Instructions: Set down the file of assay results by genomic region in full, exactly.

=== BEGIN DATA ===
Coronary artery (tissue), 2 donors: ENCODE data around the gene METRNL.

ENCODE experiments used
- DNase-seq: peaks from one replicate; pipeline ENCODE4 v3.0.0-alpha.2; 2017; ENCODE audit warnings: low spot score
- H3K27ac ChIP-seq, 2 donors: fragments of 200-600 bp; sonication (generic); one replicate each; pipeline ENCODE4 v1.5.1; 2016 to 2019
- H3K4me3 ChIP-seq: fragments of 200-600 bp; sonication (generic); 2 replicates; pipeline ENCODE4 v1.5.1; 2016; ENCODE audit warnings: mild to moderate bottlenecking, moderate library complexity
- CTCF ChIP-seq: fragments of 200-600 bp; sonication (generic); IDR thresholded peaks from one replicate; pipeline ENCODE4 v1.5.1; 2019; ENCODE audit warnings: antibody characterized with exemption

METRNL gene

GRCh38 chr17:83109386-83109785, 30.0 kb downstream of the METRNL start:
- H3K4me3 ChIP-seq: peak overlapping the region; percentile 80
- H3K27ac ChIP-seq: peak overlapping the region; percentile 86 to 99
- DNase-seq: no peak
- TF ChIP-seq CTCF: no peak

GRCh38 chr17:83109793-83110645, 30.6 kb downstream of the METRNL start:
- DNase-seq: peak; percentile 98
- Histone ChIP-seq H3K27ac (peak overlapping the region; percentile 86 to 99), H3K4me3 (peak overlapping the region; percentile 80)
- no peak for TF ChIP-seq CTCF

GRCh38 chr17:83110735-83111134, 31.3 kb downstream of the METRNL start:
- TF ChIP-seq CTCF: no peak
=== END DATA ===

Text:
Coronary artery (tissue), 2 donors: ENCODE data around the gene METRNL.

ENCODE experiments used
- DNase-seq: peaks from one replicate; pipeline ENCODE4 v3.0.0-alpha.2; 2017; ENCODE audit warnings: low spot score
- H3K27ac ChIP-seq, 2 donors: fragments of 200-600 bp; sonication (generic); one replicate each; pipeline ENCODE4 v1.5.1; 2016 to 2019
- H3K4me3 ChIP-seq: fragments of 200-600 bp; sonication (generic); 2 replicates; pipeline ENCODE4 v1.5.1; 2016; ENCODE audit warnings: mild to moderate bottlenecking, moderate library complexity
- CTCF ChIP-seq: fragments of 200-600 bp; sonication (generic); IDR thresholded peaks from one replicate; pipeline ENCODE4 v1.5.1; 2019; ENCODE audit warnings: antibody characterized with exemption

METRNL gene

GRCh38 chr17:83109386-83109785, 30.0 kb downstream of the METRNL start:
- H3K4me3 ChIP-seq: peak overlapping the region; percentile 80
- H3K27ac ChIP-seq: peak overlapping the region; percentile 86 to 99
- DNase-seq: no peak
- TF ChIP-seq CTCF: no peak

GRCh38 chr17:83109793-83110645, 30.6 kb downstream of the METRNL start:
- DNase-seq: peak; percentile 98
- Histone ChIP-seq H3K27ac (peak overlapping the region; percentile 86 to 99), H3K4me3 (peak overlapping the region; percentile 80)
- no peak for TF ChIP-seq CTCF

GRCh38 chr17:83110735-83111134, 31.3 kb downstream of the METRNL start:
- TF ChIP-seq CTCF: no peak